SEC: We’re Working On It


New York— As reported in the latest issue of Investment News, a spokesperson for the Division of Investment Management of the US Securities Exchange Commission (SEC) recently confirmed that the division is working on an interpretive release to supplement the soft dollar guidance issued in July 2006.  In remarks made at a conference sponsored by the American Law Institute-American Bar Association of Philadelphia, Jennifer McHugh, senior adviser to Director, indicated that the focus is on guidance to fund directors, to assist them in their oversight of soft dollar transactions:

“What the staff is preparing is a recommendation to the commission that they propose guidance to fund boards of directors providing them with insight regarding how to execute their oversight responsibility with respect to the placement of fund trades, including trades that involve soft-dollar-type arrangements,” Ms. McHugh said.

According to McHugh, the overall goal is to continue to promote increased transparency regarding the cost of brokerage, versus the cost of research and other services provided.  The SEC recognizes that significant technological and marketplace changes, such as electronic trading and client commission arrangements, are fostering more transparency.  The SEC wants to ensure that any regulation it provides does not impede market-led transformation:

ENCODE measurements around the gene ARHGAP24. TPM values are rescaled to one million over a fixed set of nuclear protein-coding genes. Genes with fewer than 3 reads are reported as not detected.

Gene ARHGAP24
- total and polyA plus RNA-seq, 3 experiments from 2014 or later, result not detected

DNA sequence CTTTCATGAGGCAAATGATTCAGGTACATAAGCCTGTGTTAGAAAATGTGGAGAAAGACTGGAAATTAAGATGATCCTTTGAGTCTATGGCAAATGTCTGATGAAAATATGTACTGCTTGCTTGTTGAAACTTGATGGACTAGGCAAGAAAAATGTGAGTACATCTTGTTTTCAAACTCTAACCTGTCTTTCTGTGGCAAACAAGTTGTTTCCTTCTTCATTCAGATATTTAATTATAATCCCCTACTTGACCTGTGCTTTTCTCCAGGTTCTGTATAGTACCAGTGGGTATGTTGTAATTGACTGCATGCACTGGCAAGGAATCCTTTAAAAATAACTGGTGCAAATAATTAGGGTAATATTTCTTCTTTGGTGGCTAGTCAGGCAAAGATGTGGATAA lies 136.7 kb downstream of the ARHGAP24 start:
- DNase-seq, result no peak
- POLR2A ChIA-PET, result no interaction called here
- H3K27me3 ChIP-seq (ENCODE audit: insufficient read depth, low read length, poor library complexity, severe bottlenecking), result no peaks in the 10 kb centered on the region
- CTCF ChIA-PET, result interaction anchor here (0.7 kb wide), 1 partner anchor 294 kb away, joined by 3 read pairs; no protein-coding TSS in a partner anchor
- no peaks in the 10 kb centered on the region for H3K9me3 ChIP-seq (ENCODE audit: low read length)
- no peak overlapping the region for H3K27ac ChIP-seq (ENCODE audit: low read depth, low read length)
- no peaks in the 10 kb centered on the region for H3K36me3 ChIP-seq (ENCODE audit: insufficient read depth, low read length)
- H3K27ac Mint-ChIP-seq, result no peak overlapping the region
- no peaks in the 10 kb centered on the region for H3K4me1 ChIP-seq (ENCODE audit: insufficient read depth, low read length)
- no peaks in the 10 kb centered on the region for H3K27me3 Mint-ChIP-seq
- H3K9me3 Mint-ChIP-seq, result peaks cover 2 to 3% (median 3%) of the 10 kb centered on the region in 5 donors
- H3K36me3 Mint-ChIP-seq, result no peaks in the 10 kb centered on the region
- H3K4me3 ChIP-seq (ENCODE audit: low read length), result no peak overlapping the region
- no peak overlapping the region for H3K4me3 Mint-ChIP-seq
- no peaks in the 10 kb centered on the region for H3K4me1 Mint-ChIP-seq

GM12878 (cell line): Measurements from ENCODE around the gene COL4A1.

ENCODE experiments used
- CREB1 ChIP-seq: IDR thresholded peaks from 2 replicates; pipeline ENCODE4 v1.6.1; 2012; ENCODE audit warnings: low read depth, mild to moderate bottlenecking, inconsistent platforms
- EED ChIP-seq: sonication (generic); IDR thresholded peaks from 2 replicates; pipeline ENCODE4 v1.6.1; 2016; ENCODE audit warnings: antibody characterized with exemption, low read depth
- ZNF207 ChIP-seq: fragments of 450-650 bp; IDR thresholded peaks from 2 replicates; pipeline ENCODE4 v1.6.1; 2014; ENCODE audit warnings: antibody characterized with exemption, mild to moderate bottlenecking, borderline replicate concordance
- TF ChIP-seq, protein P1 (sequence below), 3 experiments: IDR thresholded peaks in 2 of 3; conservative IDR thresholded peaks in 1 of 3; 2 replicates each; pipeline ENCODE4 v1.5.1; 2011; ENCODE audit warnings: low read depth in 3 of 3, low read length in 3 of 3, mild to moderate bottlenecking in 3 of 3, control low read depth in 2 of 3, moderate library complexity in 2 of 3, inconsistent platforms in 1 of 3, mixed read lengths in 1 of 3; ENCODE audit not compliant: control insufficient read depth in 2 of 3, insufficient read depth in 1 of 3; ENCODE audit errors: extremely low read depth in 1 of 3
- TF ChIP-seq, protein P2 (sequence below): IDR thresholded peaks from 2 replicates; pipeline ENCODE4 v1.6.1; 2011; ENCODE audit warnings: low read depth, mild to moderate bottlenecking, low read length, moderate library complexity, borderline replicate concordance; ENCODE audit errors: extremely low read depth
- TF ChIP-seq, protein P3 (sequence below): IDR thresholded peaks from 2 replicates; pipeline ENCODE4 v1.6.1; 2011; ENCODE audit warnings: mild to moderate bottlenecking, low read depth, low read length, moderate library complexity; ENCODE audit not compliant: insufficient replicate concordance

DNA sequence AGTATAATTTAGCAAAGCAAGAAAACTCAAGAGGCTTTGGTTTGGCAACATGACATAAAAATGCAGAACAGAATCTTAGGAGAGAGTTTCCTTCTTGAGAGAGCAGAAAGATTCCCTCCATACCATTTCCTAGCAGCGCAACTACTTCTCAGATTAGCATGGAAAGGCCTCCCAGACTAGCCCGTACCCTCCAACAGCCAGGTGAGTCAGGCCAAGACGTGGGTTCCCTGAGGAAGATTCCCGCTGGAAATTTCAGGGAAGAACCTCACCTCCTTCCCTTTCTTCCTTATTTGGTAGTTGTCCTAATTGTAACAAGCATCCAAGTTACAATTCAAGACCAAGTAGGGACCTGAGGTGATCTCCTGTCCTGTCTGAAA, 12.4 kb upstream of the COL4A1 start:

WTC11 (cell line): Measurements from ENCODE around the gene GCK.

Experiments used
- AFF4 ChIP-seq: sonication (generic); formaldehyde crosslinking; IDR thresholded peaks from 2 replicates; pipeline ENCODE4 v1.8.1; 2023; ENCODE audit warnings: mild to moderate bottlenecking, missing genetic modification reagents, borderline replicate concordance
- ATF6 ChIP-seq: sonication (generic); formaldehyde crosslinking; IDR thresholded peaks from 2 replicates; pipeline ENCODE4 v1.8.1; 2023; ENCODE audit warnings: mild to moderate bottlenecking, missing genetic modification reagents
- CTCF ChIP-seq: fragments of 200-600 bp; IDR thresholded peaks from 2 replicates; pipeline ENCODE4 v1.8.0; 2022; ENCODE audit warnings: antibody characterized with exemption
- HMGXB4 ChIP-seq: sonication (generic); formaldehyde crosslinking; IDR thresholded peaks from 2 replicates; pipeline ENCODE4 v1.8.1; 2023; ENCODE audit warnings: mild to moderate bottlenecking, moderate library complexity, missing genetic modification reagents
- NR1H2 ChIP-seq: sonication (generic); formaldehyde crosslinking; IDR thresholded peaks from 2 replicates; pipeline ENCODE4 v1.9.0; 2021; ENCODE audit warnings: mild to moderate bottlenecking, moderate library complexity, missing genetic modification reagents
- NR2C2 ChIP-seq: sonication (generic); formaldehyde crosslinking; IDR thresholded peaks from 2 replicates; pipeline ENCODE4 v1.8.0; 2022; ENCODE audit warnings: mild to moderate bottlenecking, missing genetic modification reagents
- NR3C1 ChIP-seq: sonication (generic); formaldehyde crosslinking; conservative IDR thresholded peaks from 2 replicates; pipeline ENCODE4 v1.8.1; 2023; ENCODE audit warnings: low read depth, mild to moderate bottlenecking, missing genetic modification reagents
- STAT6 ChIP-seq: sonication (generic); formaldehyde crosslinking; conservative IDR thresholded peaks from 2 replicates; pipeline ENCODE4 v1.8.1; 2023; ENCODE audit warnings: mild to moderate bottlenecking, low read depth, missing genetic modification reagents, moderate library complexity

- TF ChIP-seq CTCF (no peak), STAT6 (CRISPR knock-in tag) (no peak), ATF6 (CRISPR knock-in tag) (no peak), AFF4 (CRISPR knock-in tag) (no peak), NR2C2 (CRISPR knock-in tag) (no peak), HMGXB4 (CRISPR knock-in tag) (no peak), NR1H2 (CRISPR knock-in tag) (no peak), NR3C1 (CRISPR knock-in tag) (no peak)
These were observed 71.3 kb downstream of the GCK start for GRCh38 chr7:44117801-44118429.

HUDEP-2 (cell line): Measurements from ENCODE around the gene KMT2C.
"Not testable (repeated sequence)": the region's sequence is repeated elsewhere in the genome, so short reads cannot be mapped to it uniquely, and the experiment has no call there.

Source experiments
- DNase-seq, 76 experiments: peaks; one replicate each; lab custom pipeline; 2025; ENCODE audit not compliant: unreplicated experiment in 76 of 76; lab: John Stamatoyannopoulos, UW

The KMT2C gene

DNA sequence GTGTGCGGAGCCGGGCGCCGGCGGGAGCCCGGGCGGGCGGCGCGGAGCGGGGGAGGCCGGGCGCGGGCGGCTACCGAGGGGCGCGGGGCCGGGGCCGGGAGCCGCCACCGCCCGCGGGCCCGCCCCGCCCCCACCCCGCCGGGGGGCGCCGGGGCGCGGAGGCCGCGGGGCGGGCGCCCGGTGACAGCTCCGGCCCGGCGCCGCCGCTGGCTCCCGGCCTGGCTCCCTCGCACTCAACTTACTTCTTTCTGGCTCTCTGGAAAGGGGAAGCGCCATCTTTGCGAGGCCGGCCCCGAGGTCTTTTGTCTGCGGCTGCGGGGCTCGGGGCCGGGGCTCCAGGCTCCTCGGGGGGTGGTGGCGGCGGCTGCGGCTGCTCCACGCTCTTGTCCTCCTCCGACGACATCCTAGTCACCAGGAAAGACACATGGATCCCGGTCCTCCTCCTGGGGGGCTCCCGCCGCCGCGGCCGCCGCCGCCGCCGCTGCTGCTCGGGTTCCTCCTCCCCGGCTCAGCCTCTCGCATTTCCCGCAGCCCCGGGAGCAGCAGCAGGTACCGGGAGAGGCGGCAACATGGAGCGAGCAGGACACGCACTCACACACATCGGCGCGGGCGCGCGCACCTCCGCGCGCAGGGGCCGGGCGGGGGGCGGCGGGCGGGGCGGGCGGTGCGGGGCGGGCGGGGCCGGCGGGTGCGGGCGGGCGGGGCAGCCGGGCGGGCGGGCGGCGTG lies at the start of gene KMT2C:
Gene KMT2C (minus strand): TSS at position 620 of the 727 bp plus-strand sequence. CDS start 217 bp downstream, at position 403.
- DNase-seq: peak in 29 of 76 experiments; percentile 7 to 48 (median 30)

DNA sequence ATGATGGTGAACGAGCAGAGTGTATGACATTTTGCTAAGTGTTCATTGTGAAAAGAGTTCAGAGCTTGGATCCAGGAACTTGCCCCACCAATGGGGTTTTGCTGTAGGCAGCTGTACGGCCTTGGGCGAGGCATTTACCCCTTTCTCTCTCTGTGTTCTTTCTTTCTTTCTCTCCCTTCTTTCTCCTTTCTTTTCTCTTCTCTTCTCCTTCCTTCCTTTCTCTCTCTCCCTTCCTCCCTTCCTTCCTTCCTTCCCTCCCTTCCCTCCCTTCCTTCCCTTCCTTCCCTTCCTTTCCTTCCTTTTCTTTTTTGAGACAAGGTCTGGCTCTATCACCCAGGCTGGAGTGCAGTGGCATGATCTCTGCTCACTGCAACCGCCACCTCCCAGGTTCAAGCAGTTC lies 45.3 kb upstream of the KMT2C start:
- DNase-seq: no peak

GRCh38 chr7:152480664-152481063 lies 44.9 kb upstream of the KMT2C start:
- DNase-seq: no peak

“With all of these developments, it is probably becoming easier for fund boards to monitor soft-dollar-type arrangements, and we don’t want our guidance to unintentionally interfere with what the market is bringing about in terms of positive changes with respect to the trading of fund portfolio securities,” Ms. McHugh said.

McHugh’s comments suggest that the commission transparency guidance contemplated by the SEC will be less extensive than the commission disclosure regime in the UK and the latest regulation in Canada [Click here for more on the proposed Canadian soft dollar regulations.]  The SEC guidance appears to be primarily focused on disclosure to mutual fund directors, whereas other venues require public disclosure of commission spending.  While it is true that market forces are facilitating structures that provide more differentiation between execution costs and research costs, market forces do not require disclosure of those distinctions.  That must be the realm of the regulators.

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